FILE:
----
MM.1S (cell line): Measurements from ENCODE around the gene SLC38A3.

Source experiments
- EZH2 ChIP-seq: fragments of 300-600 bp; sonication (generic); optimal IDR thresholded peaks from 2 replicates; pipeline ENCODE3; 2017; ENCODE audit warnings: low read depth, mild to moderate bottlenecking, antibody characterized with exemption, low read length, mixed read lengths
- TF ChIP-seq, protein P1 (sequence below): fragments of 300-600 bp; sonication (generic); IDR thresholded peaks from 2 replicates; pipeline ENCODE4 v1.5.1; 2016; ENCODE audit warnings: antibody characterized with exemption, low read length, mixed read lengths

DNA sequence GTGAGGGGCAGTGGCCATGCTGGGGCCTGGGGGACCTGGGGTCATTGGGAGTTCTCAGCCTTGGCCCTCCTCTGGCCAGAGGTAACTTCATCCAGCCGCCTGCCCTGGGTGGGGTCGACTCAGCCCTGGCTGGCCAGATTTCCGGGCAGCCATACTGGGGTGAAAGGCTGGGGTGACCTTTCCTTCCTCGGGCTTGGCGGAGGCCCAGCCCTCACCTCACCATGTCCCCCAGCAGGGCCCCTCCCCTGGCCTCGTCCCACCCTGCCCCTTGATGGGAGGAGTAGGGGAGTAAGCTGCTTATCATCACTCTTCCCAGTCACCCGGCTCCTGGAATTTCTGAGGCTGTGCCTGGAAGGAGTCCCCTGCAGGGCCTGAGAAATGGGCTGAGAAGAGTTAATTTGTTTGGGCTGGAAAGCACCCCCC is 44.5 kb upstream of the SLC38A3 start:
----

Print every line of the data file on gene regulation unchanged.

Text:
MM.1S (cell line): Measurements from ENCODE around the gene SLC38A3.

Source experiments
- EZH2 ChIP-seq: fragments of 300-600 bp; sonication (generic); optimal IDR thresholded peaks from 2 replicates; pipeline ENCODE3; 2017; ENCODE audit warnings: low read depth, mild to moderate bottlenecking, antibody characterized with exemption, low read length, mixed read lengths
- TF ChIP-seq, protein P1 (sequence below): fragments of 300-600 bp; sonication (generic); IDR thresholded peaks from 2 replicates; pipeline ENCODE4 v1.5.1; 2016; ENCODE audit warnings: antibody characterized with exemption, low read length, mixed read lengths

DNA sequence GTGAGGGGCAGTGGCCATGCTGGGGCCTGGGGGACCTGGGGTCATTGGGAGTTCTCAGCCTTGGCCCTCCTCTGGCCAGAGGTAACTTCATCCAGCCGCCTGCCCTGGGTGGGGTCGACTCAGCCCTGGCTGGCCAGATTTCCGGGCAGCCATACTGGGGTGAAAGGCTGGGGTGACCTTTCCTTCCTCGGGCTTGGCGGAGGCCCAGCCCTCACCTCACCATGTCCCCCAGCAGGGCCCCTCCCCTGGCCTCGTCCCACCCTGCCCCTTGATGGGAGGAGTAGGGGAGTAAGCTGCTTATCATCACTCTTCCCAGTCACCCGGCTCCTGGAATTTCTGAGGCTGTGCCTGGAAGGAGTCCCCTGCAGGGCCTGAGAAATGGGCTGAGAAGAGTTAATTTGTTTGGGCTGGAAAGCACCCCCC is 44.5 kb upstream of the SLC38A3 start: